Australian Football Hall of Fame member Neil Kerley has tragically died in a car crash, aged 88.

Kerley – a two-time SANFL premiership captain-coach – passed away when his vehicle crashed through a fence into a paddock while towing a trailer on Wednesday afternoon.

Becoming a South Australian legend from when he first started playing in 1952 for West Adelaide, ‘Knuckles’ forged an impressive reputation, tallying 265 playing games while coaching 628 matches.

Kerley was a four-time West Adelaide best-and-fairest winner (1958, 1959, 1961 and 1962), Glenelg best-and-fairest winner (1967) as a player.

The champion South Australian also coached Glenelg (1973) and West Adelaide (1983) to premierships.

When the Adelaide Crows entered the AFL in 1991, Kerley was appointed their inaugural football manager as a key support figure to first-year coach Graham Cornes.

Kerley was also famously known for his commentary at Football Park, being a boundary rider during the broadcasting for Channel 7 in the 1990s.

Adelaide Chairmen John Olsen recognised his contribution to the game and what Kerley meant to South Australians.

“Neil’s contribution to the game is immeasurable and he embodied what it means to be a proud and passionate South Australian,” Olsen said.

“As a player and coach, he was tough and uncompromising and he commanded respect, and he will be remembered as one of football’s great characters.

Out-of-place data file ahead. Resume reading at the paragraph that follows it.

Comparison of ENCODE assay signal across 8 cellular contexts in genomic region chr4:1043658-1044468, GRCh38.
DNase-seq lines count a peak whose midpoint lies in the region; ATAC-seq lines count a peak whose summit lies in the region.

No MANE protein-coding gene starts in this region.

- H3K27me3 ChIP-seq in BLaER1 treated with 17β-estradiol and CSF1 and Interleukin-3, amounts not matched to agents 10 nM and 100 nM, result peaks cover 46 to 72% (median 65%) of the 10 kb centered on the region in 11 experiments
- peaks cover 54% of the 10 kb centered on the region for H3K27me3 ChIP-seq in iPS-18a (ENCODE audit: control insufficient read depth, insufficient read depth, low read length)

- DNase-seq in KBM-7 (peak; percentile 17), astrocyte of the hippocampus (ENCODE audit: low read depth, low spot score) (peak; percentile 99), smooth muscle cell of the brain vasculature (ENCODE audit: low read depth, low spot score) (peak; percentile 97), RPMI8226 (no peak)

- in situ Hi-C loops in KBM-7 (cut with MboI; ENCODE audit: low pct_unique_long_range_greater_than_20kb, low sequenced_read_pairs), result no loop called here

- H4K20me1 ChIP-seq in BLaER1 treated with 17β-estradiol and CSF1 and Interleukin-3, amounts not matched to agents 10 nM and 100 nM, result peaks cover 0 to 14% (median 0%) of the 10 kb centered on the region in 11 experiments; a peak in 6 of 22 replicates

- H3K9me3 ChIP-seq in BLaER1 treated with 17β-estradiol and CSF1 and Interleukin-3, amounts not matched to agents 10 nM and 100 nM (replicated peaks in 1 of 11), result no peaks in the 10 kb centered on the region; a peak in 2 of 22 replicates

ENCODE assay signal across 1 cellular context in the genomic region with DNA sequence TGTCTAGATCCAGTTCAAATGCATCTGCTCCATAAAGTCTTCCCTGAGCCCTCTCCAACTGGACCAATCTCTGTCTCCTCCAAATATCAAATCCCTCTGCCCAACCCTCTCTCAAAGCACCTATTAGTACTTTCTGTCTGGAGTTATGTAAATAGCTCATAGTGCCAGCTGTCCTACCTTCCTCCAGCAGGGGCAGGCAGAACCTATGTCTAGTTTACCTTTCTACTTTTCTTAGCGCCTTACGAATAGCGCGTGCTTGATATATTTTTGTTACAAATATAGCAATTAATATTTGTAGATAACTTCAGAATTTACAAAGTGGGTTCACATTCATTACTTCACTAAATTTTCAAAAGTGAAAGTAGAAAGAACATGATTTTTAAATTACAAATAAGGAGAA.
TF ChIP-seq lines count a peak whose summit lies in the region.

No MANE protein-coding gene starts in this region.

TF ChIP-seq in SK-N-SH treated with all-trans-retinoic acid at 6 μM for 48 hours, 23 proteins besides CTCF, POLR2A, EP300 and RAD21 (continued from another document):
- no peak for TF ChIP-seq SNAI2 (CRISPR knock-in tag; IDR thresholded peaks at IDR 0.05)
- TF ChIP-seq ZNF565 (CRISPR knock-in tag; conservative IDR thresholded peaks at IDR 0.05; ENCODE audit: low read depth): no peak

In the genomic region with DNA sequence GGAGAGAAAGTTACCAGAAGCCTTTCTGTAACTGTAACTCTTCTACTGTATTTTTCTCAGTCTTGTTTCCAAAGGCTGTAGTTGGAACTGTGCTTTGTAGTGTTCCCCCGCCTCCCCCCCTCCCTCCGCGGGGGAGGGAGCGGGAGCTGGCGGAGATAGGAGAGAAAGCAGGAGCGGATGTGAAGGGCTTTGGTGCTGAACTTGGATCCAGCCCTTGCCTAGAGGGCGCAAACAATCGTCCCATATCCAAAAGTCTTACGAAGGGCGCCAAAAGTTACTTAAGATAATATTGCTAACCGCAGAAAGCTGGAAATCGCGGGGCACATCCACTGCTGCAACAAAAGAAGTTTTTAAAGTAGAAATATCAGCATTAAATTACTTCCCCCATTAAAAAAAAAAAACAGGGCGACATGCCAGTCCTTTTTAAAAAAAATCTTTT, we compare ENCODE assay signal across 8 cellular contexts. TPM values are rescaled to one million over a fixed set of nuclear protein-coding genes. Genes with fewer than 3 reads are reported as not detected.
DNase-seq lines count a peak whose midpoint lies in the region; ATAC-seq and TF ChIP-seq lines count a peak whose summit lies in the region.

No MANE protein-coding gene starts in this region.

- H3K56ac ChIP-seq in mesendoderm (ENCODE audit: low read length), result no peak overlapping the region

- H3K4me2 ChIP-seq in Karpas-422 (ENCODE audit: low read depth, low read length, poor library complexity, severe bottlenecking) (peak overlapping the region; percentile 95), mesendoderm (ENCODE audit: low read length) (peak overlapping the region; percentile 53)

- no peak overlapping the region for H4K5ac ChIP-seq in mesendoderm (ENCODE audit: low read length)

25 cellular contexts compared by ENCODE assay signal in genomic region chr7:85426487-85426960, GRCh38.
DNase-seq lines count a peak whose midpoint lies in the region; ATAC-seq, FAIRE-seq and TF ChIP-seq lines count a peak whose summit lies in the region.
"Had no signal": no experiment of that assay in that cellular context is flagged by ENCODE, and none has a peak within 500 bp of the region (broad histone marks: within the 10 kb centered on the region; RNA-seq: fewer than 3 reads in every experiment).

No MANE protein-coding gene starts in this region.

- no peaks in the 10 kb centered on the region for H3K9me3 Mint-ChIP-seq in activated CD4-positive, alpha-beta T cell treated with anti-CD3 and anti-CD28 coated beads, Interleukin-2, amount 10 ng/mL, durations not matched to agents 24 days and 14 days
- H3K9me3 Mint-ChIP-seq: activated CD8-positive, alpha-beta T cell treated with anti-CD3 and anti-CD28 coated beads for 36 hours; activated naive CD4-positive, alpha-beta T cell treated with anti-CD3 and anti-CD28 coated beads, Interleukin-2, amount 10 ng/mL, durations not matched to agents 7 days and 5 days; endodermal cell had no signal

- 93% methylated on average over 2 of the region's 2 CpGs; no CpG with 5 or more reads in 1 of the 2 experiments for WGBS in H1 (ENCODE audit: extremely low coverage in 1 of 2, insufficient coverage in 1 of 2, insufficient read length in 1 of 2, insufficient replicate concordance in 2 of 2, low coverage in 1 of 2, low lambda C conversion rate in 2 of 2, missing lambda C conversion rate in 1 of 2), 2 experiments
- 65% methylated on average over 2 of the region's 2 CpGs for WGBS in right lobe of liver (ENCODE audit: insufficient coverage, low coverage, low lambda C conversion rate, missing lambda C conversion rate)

“In the context of his overall career, his time at the Crows was brief but his impact is best described as significant given he helped build the club from the ground up.”

AFL CEO Gillon McLachlan also paid a glowing tribute to the life of Kerley, stating his significance to the game.

“Neil Kerley was the embodiment of football in South Australia. He devoted his life to the game, brought improvement and success wherever he went across the SANFL competition and was absolutely driven in the cause of state football, and particularly putting a victory over the Big V,” Mr McLachlan said.

“Neil Kerley coached at five SANFL clubs and, at every one of those clubs, he immediately improved their stocks when he took the reins,” Mr McLachlan said.

“He was totally committed to state football as a measure of the very best players, and then was an inaugural member of the Adelaide Crows’ Football Department, upon their formation.

“In addition, he served as a member of the AFL’s All Australian selection panel from 1997-2005, being inducted into the Australian Football Hall of Fame in 1997 for his contribution to the game.

“The AFL extends its sincere condolences to Neil’s family and many hundreds of friends across the game in both South Australia, and nationally. Vale Neil Kerley,” Mr McLachlan said. 

Kerley also participated in State of Origin 32 times for South Australia as well as playing for Australian in 1968.

In 1997, the Barmera-product was inducted into the Australian Football Hall of Fame, while he followed that recognition by being apart of the inaugural inductees of the South Australian Football Hall of Fame (2002) and West Adelaide Football Club Hall of Fame (2005).

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